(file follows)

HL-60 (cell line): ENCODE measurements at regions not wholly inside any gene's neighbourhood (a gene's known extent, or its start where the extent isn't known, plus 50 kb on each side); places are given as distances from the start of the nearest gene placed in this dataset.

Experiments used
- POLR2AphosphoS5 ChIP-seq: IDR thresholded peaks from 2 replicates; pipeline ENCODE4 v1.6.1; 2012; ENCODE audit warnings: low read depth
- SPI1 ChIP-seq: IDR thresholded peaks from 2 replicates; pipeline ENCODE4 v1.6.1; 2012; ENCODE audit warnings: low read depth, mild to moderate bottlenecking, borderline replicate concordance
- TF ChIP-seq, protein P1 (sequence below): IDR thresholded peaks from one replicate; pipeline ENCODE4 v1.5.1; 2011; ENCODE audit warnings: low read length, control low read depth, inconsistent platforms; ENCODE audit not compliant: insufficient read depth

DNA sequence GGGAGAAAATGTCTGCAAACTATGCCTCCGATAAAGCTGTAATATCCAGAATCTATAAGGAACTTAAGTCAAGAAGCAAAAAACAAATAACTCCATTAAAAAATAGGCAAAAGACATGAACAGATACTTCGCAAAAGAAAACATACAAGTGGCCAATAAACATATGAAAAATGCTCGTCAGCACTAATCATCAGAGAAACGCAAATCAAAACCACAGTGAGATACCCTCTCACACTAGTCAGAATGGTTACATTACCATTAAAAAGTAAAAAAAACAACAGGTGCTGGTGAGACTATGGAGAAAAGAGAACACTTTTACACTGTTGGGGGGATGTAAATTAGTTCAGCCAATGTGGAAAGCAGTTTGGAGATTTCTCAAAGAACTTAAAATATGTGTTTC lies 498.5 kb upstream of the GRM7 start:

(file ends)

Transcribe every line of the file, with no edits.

HL-60 (cell line): ENCODE measurements at regions not wholly inside any gene's neighbourhood (a gene's known extent, or its start where the extent isn't known, plus 50 kb on each side); places are given as distances from the start of the nearest gene placed in this dataset.

Experiments used
- POLR2AphosphoS5 ChIP-seq: IDR thresholded peaks from 2 replicates; pipeline ENCODE4 v1.6.1; 2012; ENCODE audit warnings: low read depth
- SPI1 ChIP-seq: IDR thresholded peaks from 2 replicates; pipeline ENCODE4 v1.6.1; 2012; ENCODE audit warnings: low read depth, mild to moderate bottlenecking, borderline replicate concordance
- TF ChIP-seq, protein P1 (sequence below): IDR thresholded peaks from one replicate; pipeline ENCODE4 v1.5.1; 2011; ENCODE audit warnings: low read length, control low read depth, inconsistent platforms; ENCODE audit not compliant: insufficient read depth

DNA sequence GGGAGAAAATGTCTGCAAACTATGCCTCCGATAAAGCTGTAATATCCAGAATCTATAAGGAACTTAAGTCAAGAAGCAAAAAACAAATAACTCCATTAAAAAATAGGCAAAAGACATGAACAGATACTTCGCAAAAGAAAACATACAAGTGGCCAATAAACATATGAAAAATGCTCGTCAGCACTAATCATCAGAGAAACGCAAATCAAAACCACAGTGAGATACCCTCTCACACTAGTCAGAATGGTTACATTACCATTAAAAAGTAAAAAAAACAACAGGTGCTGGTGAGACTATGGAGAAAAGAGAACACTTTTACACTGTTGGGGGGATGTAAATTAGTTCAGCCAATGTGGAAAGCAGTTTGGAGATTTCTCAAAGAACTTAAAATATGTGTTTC lies 498.5 kb upstream of the GRM7 start: